‘Prānha’, ‘Udāna’, ‘Vyāna’, ‘Samāna’ and ‘Apāna’.


    ‘Prānha Vāta’: This is situated in head and is responsible for the control overintellectual functions, cardiovascular functions, sense organs,psychological activities, respiration, and reflex activities like sneezing,belching and deglutition (A.H.Sū. 12/5). Based on this subtype of ‘Vāta’, ‘Prānhavaha Srotas’ has derived its name.

    ‘Udāna Vāta’: Its active site is chest region. It isbasically responsible for production of speech. The effort and strengthrequired for speech are also the functions of ‘Udāna’. It also helps in recallof vocabulary required for well-articulated speech (A.H.Sū. 12/5).

    ‘Vyāna Vāta’: The active site of ‘Vyāna Vāta’ isHeart. It makes the circulation of blood possible by controlling the heart.Vyana makes ‘Rasa’ (the intravascular fluid including plasma and lymph) to getforcefully ejected out of the heart and makes it circulate throughout the body(Ca. Ci. 15/36). So, sympathetic and parasympathetic control of heart isindicated by ‘Vyāna Vāta’. Some authors have ascribed the functions of somaticnervous system also to ‘Vyāna Vāta’ as movements like flexion, extension,opening and closure of eyelids have been said to be under its control (Ca. Ci.28/9).

    ‘Samāna Vāta’: Active site of ‘Samāna’ is adjacent togastro intestinal tract. It performs the functions like reception of food, itsdigestion through the activation of ‘Agni’, its division into useful and wasteparts and its onward propulsion (A.H. Sū. 12/Cool. All these functions are eitherthose of parasympathetic nerves supplying the gut or those of enteric nervoussystem.

    ‘Apāna Vāta’: This is active in pelvic region.‘Apāna’ governs physiological processes like micturition, defecation,ejaculation, menstruation and parturition (A.H.Sū.12/9). Autonomic nervoussystem has got a definite role in most of these activities.

    Physiology of Gastro Intestinal Tract
    ‘Annavaha Srotas’ has got its roots situated in stomach,especially on its left side. ‘Purīshavaha Srotas’has got its roots in large intestine, especially at rectum (Ca.Vi. 5/Cool.‘Annavaha Srotas’ and ‘Purīshavaha Srotas’together form the complete gastrointestinal tract. ‘Annavaha Srotas’includes upper and middle part of the gut whereas ‘Purīshavaha Srotas’is lower GIT.
    Deglutition, Mucous secretion and Secretion of Enzymes: Thefood is brought towards the gut through ‘Prānha Vāta’.There, various fluids making its bonds loosen, act on it. Also, the foodis softened here. Then the ‘Samāna Vāta’ stimulates ‘Jathharāgni’.This ‘Agni’ finally digests the food (Ca.Ci.15/6, 7). After the foodreaches stomach, several digestive juices act on it. Gastric juice, pancreaticjuice, and enterocytes in the intestines - all contain important digestiveenzymes and act on food. Secretion of these enzymes is mostly under the controlof parasympathetic nerves and intrinsic enteric nervous system. This is how‘Samāna Vāta’ stimulates ‘Agni’.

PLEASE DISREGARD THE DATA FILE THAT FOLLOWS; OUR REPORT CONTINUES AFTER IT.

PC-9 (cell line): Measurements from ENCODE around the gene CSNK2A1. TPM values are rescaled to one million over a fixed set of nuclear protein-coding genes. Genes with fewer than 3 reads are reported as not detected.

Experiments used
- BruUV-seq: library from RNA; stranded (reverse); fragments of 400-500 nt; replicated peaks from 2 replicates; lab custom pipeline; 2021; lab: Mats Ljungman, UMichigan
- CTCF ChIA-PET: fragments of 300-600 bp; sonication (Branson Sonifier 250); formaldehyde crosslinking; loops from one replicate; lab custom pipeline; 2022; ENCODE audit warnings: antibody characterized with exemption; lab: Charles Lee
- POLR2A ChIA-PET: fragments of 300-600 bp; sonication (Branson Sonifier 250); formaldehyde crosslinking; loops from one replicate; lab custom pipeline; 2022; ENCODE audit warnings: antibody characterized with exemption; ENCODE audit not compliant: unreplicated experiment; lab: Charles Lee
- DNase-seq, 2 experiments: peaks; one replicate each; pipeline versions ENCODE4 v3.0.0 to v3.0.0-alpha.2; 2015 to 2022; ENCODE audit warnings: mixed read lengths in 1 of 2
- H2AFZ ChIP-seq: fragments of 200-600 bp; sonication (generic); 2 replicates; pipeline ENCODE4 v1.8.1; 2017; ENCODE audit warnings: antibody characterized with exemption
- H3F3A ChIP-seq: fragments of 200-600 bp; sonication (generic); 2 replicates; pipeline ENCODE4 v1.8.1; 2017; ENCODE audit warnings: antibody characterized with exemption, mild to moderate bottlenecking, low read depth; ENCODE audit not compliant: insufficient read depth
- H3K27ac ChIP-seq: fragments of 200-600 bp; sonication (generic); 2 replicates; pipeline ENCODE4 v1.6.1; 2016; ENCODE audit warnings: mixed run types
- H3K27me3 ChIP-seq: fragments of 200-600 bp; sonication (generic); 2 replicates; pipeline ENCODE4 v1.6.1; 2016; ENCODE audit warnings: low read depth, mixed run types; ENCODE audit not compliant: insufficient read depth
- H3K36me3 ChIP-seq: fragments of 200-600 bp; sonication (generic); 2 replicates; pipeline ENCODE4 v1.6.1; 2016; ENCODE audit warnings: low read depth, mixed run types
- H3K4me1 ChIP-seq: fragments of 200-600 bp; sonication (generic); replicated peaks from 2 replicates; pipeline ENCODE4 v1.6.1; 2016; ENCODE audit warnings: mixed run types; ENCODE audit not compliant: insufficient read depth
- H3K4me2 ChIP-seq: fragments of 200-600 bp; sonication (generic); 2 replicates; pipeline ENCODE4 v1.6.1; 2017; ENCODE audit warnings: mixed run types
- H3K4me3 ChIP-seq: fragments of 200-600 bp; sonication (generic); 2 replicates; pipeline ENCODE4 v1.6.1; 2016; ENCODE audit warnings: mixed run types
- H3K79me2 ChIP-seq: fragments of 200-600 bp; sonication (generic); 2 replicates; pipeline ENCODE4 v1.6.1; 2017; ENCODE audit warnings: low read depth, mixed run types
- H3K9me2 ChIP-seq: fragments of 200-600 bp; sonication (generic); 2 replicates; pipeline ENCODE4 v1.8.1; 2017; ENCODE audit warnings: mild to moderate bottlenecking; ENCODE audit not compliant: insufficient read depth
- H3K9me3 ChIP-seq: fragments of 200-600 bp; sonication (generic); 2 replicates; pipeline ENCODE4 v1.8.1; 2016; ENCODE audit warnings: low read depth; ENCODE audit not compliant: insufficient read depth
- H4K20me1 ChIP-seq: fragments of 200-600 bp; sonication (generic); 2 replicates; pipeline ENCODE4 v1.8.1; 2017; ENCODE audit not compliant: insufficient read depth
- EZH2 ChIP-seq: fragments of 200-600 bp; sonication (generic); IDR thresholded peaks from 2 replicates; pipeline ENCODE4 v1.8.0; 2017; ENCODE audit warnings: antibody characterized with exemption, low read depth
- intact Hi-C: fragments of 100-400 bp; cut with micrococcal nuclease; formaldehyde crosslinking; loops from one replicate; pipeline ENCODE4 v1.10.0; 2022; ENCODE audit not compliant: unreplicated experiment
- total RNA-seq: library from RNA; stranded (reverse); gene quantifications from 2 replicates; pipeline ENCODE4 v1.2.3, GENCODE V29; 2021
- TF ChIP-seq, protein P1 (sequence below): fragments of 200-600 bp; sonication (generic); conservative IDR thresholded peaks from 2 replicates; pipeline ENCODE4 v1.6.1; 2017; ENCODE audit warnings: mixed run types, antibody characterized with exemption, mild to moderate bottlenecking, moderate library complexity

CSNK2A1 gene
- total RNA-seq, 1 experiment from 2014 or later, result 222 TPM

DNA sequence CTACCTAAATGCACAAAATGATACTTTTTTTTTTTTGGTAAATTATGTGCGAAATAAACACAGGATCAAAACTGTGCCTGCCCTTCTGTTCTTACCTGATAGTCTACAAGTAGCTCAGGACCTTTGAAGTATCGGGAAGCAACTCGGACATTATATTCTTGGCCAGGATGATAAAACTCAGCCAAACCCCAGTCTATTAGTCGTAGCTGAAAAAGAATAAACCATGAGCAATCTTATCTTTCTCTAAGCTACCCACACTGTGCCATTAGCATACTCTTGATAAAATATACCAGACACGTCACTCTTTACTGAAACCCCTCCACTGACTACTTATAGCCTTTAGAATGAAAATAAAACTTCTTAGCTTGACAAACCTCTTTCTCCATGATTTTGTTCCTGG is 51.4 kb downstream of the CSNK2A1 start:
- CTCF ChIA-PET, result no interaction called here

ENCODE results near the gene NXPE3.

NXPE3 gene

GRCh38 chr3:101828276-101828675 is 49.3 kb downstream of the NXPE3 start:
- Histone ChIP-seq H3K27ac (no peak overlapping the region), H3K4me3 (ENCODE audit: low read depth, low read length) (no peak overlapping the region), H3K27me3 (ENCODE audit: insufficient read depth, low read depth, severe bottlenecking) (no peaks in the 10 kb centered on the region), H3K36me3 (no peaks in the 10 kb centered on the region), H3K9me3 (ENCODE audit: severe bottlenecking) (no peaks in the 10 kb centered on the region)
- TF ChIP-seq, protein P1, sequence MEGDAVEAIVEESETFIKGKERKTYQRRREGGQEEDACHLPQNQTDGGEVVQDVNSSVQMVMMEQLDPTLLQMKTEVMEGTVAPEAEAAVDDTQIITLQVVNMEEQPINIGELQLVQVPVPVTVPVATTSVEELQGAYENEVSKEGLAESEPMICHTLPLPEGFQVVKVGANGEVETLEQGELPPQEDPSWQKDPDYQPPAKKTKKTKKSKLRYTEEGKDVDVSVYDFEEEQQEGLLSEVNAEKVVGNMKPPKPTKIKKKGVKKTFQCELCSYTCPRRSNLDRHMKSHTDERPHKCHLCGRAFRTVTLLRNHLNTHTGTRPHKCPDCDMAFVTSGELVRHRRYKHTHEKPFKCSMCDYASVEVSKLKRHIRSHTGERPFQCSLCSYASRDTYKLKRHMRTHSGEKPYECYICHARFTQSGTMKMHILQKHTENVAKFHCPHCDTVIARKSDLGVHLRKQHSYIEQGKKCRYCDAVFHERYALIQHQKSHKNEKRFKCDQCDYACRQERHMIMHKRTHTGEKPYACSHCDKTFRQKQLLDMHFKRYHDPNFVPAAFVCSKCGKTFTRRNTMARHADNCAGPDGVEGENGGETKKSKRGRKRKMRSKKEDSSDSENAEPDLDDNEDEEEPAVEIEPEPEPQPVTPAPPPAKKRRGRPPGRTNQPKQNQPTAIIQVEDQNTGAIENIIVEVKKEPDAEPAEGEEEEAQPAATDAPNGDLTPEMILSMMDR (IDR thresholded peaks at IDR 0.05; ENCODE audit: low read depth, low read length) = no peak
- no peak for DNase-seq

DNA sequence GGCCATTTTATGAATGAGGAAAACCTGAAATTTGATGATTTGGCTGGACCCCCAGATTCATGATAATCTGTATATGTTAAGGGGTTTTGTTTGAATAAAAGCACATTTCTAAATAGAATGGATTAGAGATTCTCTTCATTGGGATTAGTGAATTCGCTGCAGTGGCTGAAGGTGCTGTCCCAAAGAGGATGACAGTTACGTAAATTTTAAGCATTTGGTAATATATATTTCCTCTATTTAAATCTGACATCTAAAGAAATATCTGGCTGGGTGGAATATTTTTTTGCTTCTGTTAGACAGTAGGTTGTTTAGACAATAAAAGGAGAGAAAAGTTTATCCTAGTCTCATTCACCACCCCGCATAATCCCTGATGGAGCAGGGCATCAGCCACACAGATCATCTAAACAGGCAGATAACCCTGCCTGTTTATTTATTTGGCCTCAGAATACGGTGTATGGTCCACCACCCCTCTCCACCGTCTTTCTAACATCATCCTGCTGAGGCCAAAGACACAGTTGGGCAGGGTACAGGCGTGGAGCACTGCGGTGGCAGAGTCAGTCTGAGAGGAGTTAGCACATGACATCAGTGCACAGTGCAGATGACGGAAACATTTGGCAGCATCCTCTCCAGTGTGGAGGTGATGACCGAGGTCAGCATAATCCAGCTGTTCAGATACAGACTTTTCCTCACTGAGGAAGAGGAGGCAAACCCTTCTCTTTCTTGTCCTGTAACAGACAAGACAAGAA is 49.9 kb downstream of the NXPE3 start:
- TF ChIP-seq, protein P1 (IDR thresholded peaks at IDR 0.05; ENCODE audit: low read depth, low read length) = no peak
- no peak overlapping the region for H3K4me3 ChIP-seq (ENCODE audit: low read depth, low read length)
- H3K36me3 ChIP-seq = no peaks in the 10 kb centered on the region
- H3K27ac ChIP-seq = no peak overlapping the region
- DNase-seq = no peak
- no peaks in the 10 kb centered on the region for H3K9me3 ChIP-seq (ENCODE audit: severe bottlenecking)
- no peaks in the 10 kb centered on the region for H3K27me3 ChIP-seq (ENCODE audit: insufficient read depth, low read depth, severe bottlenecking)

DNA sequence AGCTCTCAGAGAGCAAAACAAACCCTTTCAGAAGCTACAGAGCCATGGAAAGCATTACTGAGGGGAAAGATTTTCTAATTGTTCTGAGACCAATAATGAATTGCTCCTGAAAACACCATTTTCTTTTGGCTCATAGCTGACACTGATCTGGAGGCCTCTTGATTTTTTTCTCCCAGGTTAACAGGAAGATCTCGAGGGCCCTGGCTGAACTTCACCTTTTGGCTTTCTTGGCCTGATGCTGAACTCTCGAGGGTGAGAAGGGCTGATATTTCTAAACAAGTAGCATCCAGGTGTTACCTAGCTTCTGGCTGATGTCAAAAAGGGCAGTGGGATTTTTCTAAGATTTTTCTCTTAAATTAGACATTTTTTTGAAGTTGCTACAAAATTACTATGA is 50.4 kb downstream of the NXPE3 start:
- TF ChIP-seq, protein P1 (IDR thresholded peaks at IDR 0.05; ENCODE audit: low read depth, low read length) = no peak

Digestion in Upper GIT:
    First stage of digestion is called ‘Madhura Avasthāpāka’.This takes place in the stomach. During this stage, there occurs the release offroth-like ‘Kapha’ (Ca. Ci.15/9). Salivary juice and mucous secreted in thestomach serve many protective functions but do not directly participate in theactual process of digestion. These are therefore indicative of froth-like‘Kapha’, which is ‘Malarūpī’ in nature.

    Digestion in Small Intestine: ‘Pitta’ that is presentin between stomach and large intestine is called ‘Pācaka Pitta’. Though made upof five basic elements, it is dominant in fire principle. So, it is devoid ofliquidity and is called ‘Anala’ (‘Agni’). This digests the food and splits it intoessential nutrient part called ‘Sāra’ and waste part called ‘Kiththa’ (A.H. Sū. 12/10-12).

    The ‘Pācaka Pitta’ is directly responsible for digestion ofthe food and therefore stands for all amylolytic, proteolytic, lipolytic andnucleic acid splitting enzymes. Gastrointestinal hormones like gastrin,secretin, cholecystokinin etc. also must be regarded as the representatives of‘Pācaka Pitta’. ‘Sāra’ (Nutrient) portion separated at this stage gets absorbedand thereafter it is called ‘Rasa Dhātu’.

    Release of Bile Juice:
    In the small intestine, ‘Accha Pitta’ (Bile) is released(Ca. Ci. 15/10) during the second stage of digestion. This stage is called‘Amla’ ‘Avasthāpāka’ and during this phase, the bile juice and pancreaticjuices are secreted into the duodenum. The bile is liquid and it is called the‘Accha Pitta’. ‘Accha’ means ‘liquid in form’. This is the ‘Mala’ of ‘Rakta’.Bilirubin is a derivative of hemoglobin metabolism and represents this ‘AcchaPitta’.


    Factors influencing Digestion:
    Digestion of food depends on following important factors:
    optimum temperature, ‘Vāyu’, fluid medium, lubricatingsubstances, time and appropriate administration.‘Vāyu’ helps in movement of food in the gut. Fluids make the food particles easilybreakable. Lubricating substances make the food softer. Time factor makes surethat the food is completely and properly digested. Along with all thesefactors, if the administration also is proper, the resultant digested materialwill be capable of maintaining ‘Dhātusāmya’(Ca. Śā. 6/14,15).

    Absorption and distribution of Digested Material: After thecompletion of the digestive process, the digested material reaches all parts ofthe body through the vessels called ‘Dhamanīs’ (Ca.Vi. 2/18).

    Large Intestine: